Security and surveillance sectors betting on drones

Devices already used for specific operations

(ANSA) - San Paolo, December 27 - Drones, originally created for military purposes, are now also being used in other areas, such as security and surveillance.
    In Brazil, drones arrived in the middle of 2013, and there are now 62,000 in the South American country, according to data from the National Civil Aviation Agency (ANAC), and that number is expected to continue to grow.
    In the security sector, drones have been used to make certain operations faster and more efficient, because unmanned drones can monitor widespread areas where access is difficult.
    In addition, some of these devices can also communicate in real time with a surveillance centre.
    In an interview with ANSA, Alexandre Nuevo, CEO of Drone Visual, said drones have "various advantages" for the security industry, because their use reduces risks for employees, who are exposed less frequently in each operation.
    "Drones are electric, non-polluting, and they can be outfitted with a lot of technology, as well as producing a better-quality final result," Nuevo said.
    "The technology thus eliminates the current logistics of operations and facilitates risk-analysis processes, thereby reducing labour costs," he said.
    Nuevo also said the arrival of new technologies will bring "an increase in efficiency and a reduction in costs" for the devices, and said the drone industry is "growing year by year".
    Tiago Jonaitis, CEO of G4S Engenharia, said the use of these technologies "still has to be fully exploited", but said he has no doubt that the sector "will explode" in the future.
    "The use up to now has been in a primary stage, because it's still a new system, but everything is on its side for an explosion" because "drones are extremely important for surveillance", Jonaitis told ANSA.
    Reinaldo Colares, partner and director of Horus Geo, compared drones with smartphone apps, because in his opinion the devices will soon be used for other purposes.
    "Drones are here to stay," Colares told ANSA.
    "I think that before long they will be used for everything.
    They are efficient, because they don't expose the police officer or security guard during operations," he said.
    Among the public institutions using drones, the military and civilian police of the Brazilian state of Espirito Santo will use about eight drones to assist local security offices in 14 towns of its territory during summer 2020.
    The Brazilian Army told ANSA that it has already started using this technology in its operations.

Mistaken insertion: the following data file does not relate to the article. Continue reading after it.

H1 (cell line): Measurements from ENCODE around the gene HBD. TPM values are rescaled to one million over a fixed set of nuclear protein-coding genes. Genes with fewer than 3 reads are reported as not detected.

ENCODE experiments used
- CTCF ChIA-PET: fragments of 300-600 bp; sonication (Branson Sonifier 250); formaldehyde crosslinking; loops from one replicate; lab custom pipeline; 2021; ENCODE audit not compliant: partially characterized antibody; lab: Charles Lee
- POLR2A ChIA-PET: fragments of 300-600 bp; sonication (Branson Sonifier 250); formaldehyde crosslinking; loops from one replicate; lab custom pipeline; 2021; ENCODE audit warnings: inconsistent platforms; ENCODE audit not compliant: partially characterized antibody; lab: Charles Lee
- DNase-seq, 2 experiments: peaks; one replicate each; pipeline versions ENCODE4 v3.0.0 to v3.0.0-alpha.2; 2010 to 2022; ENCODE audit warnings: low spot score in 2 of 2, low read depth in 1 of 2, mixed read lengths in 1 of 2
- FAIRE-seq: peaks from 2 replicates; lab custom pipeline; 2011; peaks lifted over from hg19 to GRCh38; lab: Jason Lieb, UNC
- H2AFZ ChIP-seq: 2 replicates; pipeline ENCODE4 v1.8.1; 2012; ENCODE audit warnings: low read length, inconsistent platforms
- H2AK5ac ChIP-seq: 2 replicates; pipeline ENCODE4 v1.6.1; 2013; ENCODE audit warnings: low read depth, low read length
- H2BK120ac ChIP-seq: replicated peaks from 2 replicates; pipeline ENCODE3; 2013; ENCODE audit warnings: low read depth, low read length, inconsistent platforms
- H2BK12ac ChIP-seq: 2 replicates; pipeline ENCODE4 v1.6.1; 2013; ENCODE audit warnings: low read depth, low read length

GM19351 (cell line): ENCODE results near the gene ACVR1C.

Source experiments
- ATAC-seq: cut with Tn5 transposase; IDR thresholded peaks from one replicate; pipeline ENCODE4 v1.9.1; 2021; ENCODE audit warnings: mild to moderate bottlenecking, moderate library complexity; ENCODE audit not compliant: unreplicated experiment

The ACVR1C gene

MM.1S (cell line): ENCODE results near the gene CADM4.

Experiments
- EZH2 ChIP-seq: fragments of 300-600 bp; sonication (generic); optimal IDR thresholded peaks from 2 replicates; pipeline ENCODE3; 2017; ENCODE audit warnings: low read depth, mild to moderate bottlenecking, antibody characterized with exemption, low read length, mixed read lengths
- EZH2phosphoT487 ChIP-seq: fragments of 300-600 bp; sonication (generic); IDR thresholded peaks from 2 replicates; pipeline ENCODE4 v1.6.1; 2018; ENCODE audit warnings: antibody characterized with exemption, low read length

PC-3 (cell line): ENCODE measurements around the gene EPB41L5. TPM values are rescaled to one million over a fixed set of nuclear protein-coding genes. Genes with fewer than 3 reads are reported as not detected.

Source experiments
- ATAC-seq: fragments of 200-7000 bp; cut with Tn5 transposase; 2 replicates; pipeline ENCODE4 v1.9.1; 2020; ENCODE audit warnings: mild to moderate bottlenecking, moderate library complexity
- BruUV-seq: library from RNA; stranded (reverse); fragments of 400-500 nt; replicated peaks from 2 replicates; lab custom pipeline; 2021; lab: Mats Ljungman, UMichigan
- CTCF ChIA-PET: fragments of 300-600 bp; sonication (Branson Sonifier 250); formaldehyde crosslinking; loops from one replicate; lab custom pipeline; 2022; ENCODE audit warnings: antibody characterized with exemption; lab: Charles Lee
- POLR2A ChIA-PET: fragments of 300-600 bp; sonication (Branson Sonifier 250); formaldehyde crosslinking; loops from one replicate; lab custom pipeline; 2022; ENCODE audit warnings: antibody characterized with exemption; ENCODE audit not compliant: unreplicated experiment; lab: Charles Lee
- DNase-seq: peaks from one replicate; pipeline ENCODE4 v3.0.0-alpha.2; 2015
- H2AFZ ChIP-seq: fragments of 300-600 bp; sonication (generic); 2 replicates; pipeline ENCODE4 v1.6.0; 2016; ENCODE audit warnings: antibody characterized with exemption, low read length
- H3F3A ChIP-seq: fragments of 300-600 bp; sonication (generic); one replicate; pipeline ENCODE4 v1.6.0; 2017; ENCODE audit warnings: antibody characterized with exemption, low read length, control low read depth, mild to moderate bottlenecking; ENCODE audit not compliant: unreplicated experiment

"In the Brazilian Army, unmanned aerial vehicles (VANT in Portuguese) are increasingly used to integrate the so-called remotely piloted aircraft systems (SARP), which are used to improve knowledge of possible problematic situations on the part of the captain of specific military units, in support of their work. In addition, depending on its category, an unmanned aerial vehicle must be controlled by a pilot with a series of qualifications," the army said.
    Drones are used in various sectors, including research, search-and-rescue, cartography, worksite inspections, and surveillance of public heritage areas.
    Despite the positive expectations for the sector, drones still require a certain level of attention in order to avoid possible accidents, for example due to a lack of technical training on the part of the operator.
    Public security expert Fábio Ramazzini Bechara of Mackenzie Presbyterian University said this type of device has to be constantly monitored and subjected to a system of command and control.
    Information about the launch of new drones and other news and new developments in the sector will be revealed next year from April 14 to 16 at the 23rd edition of Exposec, the largest electronic security trade show in Latin America, in San Paolo, organised by Cipa Fiera Milano.
    "The technology speeds up decision-making processes, simplifies problem recognition, allows for more preventative and predictive action against crimes, through recognition of behavioral models that reveal crime risk. If identified in advance, the probability of avoiding it increases significantly," Bechara said.


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